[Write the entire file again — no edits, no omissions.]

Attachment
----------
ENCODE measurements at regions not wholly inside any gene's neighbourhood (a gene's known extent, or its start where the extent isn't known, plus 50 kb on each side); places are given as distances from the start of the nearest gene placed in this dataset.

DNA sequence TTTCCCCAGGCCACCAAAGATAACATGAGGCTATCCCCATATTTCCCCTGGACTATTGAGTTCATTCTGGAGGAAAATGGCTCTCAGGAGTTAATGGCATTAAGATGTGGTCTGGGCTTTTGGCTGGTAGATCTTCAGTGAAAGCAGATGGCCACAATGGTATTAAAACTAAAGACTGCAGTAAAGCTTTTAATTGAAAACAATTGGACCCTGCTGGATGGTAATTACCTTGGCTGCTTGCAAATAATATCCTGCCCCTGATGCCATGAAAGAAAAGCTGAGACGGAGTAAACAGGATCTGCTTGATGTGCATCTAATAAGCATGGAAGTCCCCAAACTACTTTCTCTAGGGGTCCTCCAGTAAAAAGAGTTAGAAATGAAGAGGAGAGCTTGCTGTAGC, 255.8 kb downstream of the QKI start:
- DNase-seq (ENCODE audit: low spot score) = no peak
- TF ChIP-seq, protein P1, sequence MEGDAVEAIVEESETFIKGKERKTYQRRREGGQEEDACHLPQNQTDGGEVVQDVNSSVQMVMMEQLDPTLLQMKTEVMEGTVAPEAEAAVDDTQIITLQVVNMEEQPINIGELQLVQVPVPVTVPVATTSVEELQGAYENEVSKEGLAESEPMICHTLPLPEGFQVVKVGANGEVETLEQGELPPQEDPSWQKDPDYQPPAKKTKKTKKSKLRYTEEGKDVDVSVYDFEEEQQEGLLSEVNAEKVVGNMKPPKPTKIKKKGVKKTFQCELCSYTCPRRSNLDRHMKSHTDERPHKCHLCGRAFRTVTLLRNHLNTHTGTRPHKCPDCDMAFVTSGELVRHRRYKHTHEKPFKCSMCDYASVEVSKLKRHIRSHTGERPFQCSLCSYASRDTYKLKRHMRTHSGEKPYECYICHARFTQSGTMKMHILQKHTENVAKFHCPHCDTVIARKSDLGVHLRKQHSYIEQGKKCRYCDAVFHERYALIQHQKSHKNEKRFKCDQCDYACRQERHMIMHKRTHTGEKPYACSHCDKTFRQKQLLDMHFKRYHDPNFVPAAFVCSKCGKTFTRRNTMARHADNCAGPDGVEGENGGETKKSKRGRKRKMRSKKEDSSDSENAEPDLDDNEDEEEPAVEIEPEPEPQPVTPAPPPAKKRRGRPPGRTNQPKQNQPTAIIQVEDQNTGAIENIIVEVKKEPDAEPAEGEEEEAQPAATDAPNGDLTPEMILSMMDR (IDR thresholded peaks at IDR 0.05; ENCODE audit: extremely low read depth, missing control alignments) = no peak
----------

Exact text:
ENCODE measurements at regions not wholly inside any gene's neighbourhood (a gene's known extent, or its start where the extent isn't known, plus 50 kb on each side); places are given as distances from the start of the nearest gene placed in this dataset.

DNA sequence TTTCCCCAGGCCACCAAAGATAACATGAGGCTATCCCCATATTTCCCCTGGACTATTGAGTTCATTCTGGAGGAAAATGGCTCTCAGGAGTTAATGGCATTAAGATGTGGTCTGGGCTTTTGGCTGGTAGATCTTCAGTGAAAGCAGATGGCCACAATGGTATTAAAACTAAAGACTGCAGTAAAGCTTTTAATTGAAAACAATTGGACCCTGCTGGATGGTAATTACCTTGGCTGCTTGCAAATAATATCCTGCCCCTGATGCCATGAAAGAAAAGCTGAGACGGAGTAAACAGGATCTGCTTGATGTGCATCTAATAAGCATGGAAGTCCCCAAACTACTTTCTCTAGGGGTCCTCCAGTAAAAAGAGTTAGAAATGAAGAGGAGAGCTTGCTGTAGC, 255.8 kb downstream of the QKI start:
- DNase-seq (ENCODE audit: low spot score) = no peak
- TF ChIP-seq, protein P1, sequence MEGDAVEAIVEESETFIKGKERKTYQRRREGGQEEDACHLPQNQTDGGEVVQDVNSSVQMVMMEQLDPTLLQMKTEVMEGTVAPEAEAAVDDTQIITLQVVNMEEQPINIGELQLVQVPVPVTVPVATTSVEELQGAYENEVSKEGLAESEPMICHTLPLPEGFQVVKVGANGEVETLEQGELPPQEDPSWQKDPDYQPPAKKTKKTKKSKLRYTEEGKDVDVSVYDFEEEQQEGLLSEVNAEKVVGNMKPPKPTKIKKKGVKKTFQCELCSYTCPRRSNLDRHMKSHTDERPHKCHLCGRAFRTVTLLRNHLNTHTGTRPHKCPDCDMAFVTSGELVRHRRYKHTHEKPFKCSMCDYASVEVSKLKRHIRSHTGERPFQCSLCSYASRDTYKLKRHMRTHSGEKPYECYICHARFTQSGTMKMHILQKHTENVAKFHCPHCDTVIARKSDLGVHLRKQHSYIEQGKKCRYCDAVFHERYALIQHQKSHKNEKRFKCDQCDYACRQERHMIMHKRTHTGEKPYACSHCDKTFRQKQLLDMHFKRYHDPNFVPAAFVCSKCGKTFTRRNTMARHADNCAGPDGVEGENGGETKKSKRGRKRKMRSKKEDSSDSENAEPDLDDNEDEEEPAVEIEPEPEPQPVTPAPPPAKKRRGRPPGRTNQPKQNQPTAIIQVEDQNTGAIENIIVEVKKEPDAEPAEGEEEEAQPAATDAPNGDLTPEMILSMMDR (IDR thresholded peaks at IDR 0.05; ENCODE audit: extremely low read depth, missing control alignments) = no peak